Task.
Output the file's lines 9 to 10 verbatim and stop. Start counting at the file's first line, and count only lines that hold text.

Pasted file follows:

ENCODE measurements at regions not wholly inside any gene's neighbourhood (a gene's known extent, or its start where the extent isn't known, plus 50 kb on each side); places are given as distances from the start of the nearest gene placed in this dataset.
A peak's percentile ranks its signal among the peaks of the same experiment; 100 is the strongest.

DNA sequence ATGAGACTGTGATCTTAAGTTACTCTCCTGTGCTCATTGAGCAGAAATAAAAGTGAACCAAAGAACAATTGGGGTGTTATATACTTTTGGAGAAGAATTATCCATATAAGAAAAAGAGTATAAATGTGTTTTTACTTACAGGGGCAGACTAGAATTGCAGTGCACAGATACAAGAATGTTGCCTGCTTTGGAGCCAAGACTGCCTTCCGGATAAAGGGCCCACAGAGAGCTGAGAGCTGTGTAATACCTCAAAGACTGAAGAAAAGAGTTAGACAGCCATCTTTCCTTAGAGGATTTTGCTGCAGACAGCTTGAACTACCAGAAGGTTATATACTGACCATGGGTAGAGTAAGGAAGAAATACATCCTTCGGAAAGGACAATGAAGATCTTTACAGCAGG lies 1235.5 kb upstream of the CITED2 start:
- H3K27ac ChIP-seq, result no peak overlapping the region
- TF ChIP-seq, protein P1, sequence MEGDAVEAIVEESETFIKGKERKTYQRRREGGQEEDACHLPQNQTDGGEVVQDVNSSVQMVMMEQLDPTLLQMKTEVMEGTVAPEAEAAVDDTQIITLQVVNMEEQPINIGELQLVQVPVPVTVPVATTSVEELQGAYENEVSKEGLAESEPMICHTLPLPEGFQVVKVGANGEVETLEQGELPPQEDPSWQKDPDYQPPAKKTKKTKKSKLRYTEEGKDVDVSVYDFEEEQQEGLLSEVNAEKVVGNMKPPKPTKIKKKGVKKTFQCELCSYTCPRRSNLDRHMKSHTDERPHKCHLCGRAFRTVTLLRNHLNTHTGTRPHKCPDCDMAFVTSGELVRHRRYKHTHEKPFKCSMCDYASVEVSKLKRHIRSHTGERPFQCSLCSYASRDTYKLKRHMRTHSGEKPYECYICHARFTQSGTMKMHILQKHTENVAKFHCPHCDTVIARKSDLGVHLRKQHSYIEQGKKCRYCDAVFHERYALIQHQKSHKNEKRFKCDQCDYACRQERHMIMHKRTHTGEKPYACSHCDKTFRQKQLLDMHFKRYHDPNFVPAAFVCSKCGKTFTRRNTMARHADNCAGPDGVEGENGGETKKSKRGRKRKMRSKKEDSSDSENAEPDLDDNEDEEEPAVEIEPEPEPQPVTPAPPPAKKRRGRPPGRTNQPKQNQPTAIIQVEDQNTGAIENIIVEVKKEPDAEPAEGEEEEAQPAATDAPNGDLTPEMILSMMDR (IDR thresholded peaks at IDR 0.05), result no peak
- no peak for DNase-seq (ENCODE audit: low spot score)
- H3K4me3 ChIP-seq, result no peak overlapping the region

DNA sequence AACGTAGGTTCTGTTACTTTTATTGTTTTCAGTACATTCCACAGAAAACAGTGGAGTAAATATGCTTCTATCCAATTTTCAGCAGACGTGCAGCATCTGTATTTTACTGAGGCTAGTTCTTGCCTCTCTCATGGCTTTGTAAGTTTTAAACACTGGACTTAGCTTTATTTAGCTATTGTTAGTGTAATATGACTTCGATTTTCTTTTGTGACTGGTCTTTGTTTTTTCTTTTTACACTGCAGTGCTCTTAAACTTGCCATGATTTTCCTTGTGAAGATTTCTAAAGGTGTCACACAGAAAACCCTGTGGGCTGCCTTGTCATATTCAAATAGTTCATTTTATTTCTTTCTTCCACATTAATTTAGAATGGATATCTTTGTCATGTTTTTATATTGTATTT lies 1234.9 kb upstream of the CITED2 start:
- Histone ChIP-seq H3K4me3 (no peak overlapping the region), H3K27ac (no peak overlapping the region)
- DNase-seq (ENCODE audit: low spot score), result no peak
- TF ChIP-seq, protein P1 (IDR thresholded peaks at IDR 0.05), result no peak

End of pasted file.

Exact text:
- Histone ChIP-seq H3K4me3 (no peak overlapping the region), H3K27ac (no peak overlapping the region)
- DNase-seq (ENCODE audit: low spot score), result no peak